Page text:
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Broadcasting to an Amazon IVS Real-Time Stream with WHIP from OBS

Broadcasting to an Amazon IVS Real-Time Stream with WHIP from OBS

Real-time streaming directly from OBS! Let's see how it works!

Todd Sharp
Amazon Employee
Published Feb 22, 2024
Until recently, broadcasting to an Amazon Interactive Video Service (Amazon IVS) real-time stage required developers to utilize one of our Broadcast SDKs (web and mobile). Behind the scenes, the SDKs abstract all of the logic required to initialize a peer connection and broadcast the user's video to the stage. This makes it easier for developers who want to integrate real-time streaming in their applications, but also limits the options for the end users who will ultimately be broadcasting to that stage to only web and mobile based client software. The addition of support for any WHIP-compatible encoder opens the door for additional options for media publish to a real-time stage.

WHIP??

Bit of a weird name for a protocol, I'll admit šŸ¤·šŸ»ā€ā™‚ļø. But, I'm not in charge of naming things (which is probably a good thing). WHIP stands for WebRTC-HTTP Ingest Protocol which is an IETF protocol that standardizes the process of the one-time exchange of Session Description Protocol (SDP) offers and answers using HTTP POST requests.
šŸ’” Not Down With SDP? Check out 'What is the Session Description Protocol (SDP)?' on WebRTC for the Curious.
As you may have guessed from the name, the WHIP protocol refers to ingest (AKA 'broadcasting' or 'publishing') only. There's a separate protocol called WHEP that deals with egress (AKA 'viewing' or 'subscribing'). If you're struggling with insomnia šŸ„±, feel free to read the entire IETF draft for WHIP or WHEP.

Broadcasting to an Amazon IVS Stage with OBS

OBS is widely-used because of it's advanced production features like scene transitions, overlays, easy screen sharing, audio mixing and more. To broadcast to an Amazon IVS stage from OBS, the user will need at least OBS version 30 and a stage participant token. These tokens usually have an expiration time of 12 hours (the default), but this can be extended up to 14 days.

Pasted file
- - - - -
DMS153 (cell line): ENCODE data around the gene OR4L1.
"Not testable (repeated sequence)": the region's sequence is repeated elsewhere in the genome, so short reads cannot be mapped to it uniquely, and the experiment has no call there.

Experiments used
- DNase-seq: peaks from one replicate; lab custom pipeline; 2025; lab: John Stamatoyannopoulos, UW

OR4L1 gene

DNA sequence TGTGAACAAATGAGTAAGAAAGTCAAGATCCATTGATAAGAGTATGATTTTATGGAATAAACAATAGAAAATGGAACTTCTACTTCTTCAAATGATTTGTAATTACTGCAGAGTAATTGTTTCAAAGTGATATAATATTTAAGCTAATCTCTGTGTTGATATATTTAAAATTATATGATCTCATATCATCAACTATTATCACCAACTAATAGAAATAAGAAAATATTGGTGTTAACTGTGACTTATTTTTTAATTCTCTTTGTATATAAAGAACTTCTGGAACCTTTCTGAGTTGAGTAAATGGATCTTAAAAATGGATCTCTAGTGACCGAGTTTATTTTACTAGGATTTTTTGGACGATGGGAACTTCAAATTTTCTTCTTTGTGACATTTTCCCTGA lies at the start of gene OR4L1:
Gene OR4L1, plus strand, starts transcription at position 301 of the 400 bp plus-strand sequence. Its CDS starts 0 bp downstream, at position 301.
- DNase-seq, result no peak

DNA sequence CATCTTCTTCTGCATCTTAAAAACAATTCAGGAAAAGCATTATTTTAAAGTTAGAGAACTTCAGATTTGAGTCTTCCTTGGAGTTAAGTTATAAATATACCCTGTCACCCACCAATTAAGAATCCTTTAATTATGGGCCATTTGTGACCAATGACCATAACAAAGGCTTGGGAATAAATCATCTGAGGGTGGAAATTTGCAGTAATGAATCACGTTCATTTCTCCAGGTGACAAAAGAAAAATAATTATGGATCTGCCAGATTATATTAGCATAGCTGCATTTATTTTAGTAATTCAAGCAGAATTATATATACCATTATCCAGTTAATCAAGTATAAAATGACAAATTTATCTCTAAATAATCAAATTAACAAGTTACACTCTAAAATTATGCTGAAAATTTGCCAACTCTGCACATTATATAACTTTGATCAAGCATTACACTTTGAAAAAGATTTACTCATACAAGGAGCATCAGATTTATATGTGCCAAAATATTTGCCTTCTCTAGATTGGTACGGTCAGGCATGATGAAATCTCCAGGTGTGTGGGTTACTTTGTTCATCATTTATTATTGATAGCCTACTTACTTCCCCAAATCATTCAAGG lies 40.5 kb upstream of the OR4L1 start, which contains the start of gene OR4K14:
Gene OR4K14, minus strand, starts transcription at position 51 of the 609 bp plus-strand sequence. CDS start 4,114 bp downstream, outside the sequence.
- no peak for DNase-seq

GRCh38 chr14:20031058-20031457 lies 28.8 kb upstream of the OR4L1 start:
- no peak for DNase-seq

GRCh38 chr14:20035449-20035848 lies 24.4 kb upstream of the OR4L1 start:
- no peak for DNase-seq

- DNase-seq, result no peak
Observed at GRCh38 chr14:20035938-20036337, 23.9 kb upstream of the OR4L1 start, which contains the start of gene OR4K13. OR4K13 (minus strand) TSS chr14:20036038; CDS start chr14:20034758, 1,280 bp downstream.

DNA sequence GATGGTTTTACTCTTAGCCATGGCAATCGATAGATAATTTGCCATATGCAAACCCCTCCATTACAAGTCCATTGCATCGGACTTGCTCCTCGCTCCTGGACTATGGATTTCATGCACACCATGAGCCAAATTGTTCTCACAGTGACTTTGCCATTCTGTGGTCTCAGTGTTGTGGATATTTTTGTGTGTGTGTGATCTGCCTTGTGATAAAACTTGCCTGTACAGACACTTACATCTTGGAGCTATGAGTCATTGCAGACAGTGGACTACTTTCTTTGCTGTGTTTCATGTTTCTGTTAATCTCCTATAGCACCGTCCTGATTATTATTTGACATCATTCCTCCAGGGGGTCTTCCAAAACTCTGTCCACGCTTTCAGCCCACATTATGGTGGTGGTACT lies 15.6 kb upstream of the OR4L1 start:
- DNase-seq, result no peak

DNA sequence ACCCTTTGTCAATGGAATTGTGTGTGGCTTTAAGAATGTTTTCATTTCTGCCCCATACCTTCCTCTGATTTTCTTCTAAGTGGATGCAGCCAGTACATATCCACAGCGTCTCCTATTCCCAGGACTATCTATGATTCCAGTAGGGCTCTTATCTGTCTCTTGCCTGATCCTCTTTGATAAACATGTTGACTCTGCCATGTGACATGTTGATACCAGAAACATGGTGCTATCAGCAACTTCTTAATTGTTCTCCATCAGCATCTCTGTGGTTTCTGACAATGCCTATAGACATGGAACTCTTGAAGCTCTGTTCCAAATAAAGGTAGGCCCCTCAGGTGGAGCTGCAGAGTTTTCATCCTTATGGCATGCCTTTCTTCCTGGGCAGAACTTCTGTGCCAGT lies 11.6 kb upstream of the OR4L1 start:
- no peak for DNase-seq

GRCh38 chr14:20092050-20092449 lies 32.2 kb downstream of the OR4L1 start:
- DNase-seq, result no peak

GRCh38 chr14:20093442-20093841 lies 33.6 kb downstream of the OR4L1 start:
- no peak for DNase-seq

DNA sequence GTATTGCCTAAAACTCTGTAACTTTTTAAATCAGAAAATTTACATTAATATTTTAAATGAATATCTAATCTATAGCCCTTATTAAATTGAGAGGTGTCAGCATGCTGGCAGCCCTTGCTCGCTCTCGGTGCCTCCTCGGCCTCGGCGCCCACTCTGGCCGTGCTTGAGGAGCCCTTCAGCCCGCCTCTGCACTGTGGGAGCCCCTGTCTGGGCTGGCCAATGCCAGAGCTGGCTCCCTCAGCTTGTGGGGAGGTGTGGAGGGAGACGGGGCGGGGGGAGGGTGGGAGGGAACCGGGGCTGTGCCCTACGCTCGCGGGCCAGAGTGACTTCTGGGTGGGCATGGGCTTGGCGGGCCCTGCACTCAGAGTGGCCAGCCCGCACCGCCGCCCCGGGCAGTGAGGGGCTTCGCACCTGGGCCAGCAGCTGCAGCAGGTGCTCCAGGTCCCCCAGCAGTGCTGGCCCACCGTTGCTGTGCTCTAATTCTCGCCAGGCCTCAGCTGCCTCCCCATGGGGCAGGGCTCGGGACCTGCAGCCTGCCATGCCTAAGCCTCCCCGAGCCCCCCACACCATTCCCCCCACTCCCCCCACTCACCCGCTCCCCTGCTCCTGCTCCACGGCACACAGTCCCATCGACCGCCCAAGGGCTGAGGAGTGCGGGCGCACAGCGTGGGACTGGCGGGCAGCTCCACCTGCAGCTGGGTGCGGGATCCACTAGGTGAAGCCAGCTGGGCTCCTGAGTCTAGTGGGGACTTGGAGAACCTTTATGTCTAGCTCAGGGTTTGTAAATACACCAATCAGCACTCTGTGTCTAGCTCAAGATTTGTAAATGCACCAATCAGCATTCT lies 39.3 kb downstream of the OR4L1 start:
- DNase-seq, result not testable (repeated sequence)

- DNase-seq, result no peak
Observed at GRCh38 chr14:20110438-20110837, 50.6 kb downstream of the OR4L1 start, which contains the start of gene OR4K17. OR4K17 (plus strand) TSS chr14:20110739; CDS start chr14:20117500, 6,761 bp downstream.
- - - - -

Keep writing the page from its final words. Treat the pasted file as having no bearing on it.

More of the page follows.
To try it out, generate a stage participant token via an AWS SDK, the AWS CLI, or the Amazon IVS management console and head into the 'Settings' dialog in OBS.
In the 'Stream' tab, choose 'WHIP' as the 'Service', enter https://global.whip.live-video.net as the 'Server' and paste a valid stage participant token as the 'Bearer Token'.
OBS Stream tab
Note: OBS will warn you that WHIP broadcasting requires Opus audio encoding. This is expected, so select 'Yes' to continue.
Opus warning
Next, head to the 'Output' tab and make sure that the 'Output Mode' is 'Advanced'.
Advanced output mode
For the best performance, make sure your 'Bitrate' is at or below 2500 Kbps, use a 'Keyframe Interval' of 1s or 2s, set 'CPU Usage Preset' to ultrafast and 'Tune' to zerolatency.
Output streaming settings
Now exit from the 'Settings' dialog and click 'Start Streaming' and you'll be broadcasting to the stage.
Streaming with OBS
Refer to the docs on OBS and WHIP Support for more info.

Broadcasting to an Amazon IVS Stage with GStreamer

If you're a fan of the open source multimedia framework GStreamer, you can take advantage of WHIP support as well. Here's a simple pipeline that could be used to publish a webcam and microphone to a stage. This pipeline is specific to MacOS, but can be adapted to any supported OS. Make sure to obtain and set a participant token into IVS_STAGE_TOKEN (or include a raw token instead).
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gst-launch-1.0 \
avfvideosrc device-index=0 \
! videoconvert \
! x264enc tune=zerolatency bitrate=2500 speed-preset=ultrafast \
! rtph264pay \
! 'application/x-rtp,media=video,encoding-name=H264,payload=97,clock-rate=90000,width=1280,height=720,framerate=30/1' \
! whip.sink_0 autoaudiosrc wave=4 \
! audioconvert \
! opusenc \
! rtpopuspay \
! 'application/x-rtp,media=audio,encoding-name=OPUS,payload=96,clock-rate=48000,encoding-params=(string)2' \
! whip.sink_1 \
whipsink \
name=whip \
auth-token=$IVS_STAGE_TOKEN \
whip-endpoint=https://global.whip.live-video.net/

Summary

In this post, we learned how to publish to an Amazon IVS real-time stage via WHIP-compatible encoders. This support opens up many possibilities for real-time streaming with Amazon IVS. Refer to the Amazon IVS Real-Time User Guide page on OBS and WHIP Support for further details. If you have any questions or ideas for possible use-cases drop a comment below!
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Any opinions in this post are those of the individual author and may not reflect the opinions of AWS.

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